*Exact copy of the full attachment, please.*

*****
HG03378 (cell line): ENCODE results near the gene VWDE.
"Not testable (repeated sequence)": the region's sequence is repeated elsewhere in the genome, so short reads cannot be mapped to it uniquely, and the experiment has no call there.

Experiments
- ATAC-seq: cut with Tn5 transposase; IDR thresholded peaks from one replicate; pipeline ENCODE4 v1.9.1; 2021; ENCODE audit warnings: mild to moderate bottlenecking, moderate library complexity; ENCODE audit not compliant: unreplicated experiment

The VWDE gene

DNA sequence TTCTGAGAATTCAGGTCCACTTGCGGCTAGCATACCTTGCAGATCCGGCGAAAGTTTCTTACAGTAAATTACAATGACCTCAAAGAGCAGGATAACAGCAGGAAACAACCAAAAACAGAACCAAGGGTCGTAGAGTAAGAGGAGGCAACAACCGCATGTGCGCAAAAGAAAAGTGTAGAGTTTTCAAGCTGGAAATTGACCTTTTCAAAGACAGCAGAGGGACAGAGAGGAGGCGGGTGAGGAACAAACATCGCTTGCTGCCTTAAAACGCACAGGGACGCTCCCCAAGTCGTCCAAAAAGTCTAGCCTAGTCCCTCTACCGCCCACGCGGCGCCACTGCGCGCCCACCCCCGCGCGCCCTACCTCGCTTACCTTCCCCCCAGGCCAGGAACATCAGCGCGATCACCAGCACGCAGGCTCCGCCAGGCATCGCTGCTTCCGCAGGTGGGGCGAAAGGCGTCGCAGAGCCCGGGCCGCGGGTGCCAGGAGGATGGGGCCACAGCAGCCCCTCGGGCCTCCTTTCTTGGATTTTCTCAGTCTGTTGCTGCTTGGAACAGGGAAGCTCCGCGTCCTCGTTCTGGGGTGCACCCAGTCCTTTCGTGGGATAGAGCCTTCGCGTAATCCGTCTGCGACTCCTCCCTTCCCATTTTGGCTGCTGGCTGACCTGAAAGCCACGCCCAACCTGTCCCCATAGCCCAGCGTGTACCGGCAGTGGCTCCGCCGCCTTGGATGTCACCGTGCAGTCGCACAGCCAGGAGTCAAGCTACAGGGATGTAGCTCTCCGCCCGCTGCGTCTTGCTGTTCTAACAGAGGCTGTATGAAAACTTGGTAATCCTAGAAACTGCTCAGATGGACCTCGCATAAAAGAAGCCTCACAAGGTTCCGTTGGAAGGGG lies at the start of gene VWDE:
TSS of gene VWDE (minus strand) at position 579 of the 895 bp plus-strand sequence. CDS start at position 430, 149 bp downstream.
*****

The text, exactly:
HG03378 (cell line): ENCODE results near the gene VWDE.
"Not testable (repeated sequence)": the region's sequence is repeated elsewhere in the genome, so short reads cannot be mapped to it uniquely, and the experiment has no call there.

Experiments
- ATAC-seq: cut with Tn5 transposase; IDR thresholded peaks from one replicate; pipeline ENCODE4 v1.9.1; 2021; ENCODE audit warnings: mild to moderate bottlenecking, moderate library complexity; ENCODE audit not compliant: unreplicated experiment

The VWDE gene

DNA sequence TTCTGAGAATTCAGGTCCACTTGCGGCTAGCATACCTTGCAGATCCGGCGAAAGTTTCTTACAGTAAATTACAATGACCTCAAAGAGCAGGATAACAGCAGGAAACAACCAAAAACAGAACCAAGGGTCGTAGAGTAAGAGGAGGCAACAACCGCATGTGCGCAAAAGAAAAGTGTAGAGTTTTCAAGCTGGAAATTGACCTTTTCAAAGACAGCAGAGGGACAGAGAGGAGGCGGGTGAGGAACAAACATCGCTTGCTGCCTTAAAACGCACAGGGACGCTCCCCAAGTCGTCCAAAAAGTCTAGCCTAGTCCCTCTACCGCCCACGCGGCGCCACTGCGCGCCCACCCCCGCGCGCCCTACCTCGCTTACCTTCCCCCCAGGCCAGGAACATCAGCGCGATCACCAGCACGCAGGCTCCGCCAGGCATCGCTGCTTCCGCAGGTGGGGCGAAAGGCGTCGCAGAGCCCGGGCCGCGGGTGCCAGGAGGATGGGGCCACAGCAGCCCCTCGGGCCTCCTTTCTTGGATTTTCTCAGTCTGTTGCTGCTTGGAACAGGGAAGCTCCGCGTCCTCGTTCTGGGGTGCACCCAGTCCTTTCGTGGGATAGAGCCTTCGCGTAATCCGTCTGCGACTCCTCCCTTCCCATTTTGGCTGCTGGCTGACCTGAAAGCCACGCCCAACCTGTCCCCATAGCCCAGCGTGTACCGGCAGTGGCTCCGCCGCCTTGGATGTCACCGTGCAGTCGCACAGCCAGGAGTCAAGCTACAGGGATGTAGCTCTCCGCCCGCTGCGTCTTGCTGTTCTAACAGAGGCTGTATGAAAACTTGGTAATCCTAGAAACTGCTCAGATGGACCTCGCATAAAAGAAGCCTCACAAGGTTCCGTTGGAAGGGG lies at the start of gene VWDE:
TSS of gene VWDE (minus strand) at position 579 of the 895 bp plus-strand sequence. CDS start at position 430, 149 bp downstream.